The Fine Art of Detachment

I am frequently awed in the face of the way that contemplative practice heals and transforms us.  Yesterday I was reminded of this wonder while listening to a client share an experience they were having that they did not fully comprehend.  This client had grown up in an abusive situation and in recent years had been doing the work of healing from the effects of the abuse.  In their healing, they had suddenly realized that the way in which they viewed and interacted with the abuser had dramatically changed.  In the past, interactions with this person would have hurled my client into a storm of negative emotions and downward spiraling thoughts.  Now, they simply felt nothing.  “Is there something wrong with me?” my client wondered.  We explored further the “nothing” that the client was now feeling and determined that there is nothing wrong with my client – they had simply achieved the spiritual state of detachment.  Achieving this state of detachment was proof of the healing that has taken place in my client and I congratulated them on being open to allowing healing to be done in this way. 

Detachment is an interior experience of being able to be present to the situations of our life as an objective observer.  In this state, we are no longer prone to judgement that then hurls us into negative emotional reactions, but are able to simply be a witness to our life experiences as they unfold- free from the negative emotional dramas that previously plagued us.   Detachment is the fruit of diligent attention to inner healing through contemplation.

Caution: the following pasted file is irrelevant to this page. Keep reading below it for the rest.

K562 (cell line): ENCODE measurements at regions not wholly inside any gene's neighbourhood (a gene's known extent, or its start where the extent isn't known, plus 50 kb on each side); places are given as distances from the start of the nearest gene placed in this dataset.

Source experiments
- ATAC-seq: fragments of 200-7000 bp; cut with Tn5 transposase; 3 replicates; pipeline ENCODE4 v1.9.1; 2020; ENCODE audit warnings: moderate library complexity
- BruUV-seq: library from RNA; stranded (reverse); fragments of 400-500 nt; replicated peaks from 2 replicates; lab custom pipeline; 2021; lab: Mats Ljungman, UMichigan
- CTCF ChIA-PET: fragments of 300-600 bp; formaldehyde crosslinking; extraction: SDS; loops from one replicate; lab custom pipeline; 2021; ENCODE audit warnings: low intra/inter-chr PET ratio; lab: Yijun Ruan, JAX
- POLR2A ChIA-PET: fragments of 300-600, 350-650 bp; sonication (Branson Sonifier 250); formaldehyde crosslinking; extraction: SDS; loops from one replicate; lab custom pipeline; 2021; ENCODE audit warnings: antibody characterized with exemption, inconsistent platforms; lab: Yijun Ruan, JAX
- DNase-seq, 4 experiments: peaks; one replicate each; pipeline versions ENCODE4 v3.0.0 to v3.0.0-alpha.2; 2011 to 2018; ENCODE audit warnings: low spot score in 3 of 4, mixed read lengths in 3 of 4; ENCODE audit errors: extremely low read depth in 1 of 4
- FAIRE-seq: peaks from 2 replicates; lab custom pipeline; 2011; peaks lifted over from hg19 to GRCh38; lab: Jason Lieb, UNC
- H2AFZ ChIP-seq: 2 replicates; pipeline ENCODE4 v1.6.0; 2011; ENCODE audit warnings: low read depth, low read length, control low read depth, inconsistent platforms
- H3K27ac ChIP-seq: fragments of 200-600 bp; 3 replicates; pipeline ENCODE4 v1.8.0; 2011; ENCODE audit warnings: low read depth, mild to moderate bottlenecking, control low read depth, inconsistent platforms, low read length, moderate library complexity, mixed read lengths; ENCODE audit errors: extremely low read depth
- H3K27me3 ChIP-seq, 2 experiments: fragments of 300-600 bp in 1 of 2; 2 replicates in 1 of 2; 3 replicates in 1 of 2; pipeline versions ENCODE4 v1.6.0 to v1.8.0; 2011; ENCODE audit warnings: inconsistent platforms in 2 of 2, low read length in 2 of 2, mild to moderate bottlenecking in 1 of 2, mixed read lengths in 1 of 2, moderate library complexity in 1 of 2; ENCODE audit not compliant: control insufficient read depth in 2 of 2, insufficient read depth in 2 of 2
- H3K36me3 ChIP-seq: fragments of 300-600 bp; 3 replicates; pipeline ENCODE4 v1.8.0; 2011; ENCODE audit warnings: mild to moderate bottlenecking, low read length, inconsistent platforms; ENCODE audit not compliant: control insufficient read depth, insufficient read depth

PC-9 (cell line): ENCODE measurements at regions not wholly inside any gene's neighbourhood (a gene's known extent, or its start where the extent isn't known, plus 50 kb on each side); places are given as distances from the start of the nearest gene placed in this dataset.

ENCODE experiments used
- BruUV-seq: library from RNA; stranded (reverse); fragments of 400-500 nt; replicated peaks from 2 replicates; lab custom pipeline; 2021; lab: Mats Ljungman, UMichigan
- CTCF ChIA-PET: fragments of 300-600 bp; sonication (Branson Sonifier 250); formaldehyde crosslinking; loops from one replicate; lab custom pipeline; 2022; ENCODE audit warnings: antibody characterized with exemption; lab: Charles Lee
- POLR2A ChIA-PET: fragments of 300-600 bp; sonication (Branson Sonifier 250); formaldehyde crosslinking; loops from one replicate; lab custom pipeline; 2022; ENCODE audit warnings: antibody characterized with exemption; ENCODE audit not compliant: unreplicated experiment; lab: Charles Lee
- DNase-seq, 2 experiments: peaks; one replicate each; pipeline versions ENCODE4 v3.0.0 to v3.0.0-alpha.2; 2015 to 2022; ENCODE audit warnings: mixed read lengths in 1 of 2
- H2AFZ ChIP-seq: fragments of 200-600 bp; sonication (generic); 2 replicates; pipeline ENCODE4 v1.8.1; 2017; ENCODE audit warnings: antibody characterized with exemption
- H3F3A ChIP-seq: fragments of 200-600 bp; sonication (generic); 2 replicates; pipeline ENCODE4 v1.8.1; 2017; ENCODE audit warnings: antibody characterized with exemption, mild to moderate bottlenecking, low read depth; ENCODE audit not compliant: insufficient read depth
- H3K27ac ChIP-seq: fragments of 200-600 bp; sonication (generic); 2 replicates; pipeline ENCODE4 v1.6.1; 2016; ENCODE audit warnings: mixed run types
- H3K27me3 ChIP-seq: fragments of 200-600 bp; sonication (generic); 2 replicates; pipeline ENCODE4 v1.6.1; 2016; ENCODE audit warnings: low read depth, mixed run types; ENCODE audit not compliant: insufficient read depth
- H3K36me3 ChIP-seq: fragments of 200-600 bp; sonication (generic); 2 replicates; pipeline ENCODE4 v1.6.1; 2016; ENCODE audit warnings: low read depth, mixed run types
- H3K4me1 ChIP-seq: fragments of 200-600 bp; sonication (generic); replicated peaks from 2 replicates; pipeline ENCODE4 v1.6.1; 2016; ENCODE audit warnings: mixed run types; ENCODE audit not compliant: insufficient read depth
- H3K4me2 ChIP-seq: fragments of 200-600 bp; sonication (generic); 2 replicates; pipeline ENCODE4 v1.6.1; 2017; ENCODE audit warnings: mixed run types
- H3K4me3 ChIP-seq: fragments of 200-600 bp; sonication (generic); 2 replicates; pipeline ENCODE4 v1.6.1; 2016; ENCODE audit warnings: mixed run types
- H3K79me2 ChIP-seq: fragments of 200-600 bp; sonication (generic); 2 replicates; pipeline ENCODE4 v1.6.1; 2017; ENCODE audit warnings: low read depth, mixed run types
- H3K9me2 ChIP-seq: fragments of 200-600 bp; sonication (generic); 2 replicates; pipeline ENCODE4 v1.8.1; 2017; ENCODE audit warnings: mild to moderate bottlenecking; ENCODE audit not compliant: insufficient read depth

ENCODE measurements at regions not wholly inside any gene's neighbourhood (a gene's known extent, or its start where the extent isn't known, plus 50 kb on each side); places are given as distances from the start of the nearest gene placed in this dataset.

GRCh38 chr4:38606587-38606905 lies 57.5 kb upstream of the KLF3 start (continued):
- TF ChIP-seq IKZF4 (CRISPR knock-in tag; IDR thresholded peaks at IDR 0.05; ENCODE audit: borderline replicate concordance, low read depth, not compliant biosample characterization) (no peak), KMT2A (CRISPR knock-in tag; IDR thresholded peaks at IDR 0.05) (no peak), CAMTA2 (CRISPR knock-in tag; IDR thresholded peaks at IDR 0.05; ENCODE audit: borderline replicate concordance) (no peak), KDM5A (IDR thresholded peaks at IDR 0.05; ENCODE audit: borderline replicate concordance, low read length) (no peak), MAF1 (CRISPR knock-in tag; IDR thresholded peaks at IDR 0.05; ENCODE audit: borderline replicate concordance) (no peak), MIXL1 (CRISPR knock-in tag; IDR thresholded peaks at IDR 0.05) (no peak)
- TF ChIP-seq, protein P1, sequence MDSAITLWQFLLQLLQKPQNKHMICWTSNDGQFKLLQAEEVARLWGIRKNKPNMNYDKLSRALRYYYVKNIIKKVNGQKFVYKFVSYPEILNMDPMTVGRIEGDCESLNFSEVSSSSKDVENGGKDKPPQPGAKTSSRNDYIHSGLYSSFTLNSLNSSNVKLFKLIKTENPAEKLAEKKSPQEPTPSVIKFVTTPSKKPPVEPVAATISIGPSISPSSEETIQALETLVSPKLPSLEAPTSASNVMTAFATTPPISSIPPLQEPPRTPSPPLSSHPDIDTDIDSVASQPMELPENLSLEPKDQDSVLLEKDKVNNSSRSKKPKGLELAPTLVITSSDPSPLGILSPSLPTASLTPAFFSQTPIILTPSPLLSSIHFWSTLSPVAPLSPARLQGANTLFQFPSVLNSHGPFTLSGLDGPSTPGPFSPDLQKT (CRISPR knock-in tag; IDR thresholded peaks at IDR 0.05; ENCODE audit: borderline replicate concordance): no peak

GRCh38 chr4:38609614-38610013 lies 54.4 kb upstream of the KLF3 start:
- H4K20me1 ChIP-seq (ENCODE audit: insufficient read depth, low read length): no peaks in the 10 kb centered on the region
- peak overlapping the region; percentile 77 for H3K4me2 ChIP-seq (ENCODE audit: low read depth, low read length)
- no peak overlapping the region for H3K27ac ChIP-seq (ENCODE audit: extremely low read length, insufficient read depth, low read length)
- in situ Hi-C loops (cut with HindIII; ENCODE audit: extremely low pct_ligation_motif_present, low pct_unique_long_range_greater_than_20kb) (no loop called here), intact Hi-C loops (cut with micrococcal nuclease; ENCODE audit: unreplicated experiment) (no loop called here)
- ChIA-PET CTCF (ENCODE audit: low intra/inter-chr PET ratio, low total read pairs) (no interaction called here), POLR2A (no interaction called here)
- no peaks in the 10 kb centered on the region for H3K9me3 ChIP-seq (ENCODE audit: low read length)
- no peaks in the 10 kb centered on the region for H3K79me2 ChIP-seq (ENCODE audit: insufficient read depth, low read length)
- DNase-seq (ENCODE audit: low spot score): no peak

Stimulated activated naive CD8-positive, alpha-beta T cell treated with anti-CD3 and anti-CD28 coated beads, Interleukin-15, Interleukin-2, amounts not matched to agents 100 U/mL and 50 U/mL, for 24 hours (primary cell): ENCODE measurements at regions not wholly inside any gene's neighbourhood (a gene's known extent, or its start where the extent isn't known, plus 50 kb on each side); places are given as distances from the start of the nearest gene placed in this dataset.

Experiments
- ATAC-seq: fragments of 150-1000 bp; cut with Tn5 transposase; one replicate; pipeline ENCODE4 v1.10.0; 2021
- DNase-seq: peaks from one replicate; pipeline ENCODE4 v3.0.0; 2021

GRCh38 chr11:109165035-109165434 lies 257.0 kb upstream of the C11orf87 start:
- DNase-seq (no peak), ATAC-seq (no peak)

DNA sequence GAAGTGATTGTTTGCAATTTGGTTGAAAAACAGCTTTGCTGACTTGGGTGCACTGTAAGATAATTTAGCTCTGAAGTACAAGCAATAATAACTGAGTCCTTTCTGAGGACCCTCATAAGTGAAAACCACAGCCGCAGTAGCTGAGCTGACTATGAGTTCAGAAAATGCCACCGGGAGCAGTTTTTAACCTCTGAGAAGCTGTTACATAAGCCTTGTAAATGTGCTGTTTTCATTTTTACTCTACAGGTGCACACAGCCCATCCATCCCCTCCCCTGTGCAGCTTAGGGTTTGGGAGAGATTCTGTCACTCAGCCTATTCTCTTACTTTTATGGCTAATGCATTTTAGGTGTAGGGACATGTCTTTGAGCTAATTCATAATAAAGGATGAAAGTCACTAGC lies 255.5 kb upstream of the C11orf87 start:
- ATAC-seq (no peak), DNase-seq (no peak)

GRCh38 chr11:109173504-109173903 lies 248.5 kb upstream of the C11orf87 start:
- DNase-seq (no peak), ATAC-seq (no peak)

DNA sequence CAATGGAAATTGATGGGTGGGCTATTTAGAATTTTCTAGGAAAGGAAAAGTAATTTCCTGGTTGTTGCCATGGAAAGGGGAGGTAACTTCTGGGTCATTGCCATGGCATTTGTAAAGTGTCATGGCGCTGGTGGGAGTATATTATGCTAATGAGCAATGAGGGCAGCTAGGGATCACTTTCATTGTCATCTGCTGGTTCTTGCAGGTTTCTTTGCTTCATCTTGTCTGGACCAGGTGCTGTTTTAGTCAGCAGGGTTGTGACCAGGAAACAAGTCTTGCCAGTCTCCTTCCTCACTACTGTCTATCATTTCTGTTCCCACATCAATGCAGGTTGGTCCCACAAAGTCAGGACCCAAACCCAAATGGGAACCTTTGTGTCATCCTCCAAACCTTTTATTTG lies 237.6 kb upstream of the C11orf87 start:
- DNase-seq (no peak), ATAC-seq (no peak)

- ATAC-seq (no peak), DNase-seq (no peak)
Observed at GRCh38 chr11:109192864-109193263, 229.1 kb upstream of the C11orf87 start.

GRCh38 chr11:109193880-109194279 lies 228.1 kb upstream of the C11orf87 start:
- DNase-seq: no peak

Detachment is a remarkable gift as we traverse through the ups and downs of our human experience and is especially helpful in our human interactions.  From a place of detachment, we are able to be present to the people in our lives who may have hurt us in the past or with whom we might typically struggle.  Instead of being drawn into the negative emotional cycle that we create around these people, or being drawn into someone else’s drama, we are able to simply observe.  From this place of observation, we are freed of our typical judgmental or defensive response and are able to be present and when appropriate respond from a place of truth and compassion.  Detachment also empowers us to create healthier boundaries in our human relationships.  We are no longer tempted to get drawn into drama or other unhealthy dynamics and are able to freely choose how we want to interact (or not) with the people in our lives. 

Detachment is also helpful as we witness the unfolding of our life.  We are no longer tempted to cling to expectations of certain outcomes and are able to simply watch as our life happens.  In this way, we open ourselves up to that which the Divine knows to be in our highest good.  We no longer judge the circumstances or outcomes in our life as good or bad – but recognize that they simply are.   We are then able to regard our life from a place of wonder, curious as to where it may be leading us and how this may be influencing the future direction of our life.  Detachment allows us to move through our life with more grace and ease, free from worry and the compulsive need to control.  Detachment allows us to know more fully our true nature as men and women of freedom and peace. 

Cultivating detachment begins with the simple awareness that this state of peaceful observation is possible.   As was evidenced by my client, no effort was made on their part to specifically cultivate detachment, it simply arose as the fruit of their willingness to be open to their journey of healing.   The same will be true for us as well.  The invitation then is to simply be open – open to the healing love of the Divine that draws us closer and closer to freedom and peace.

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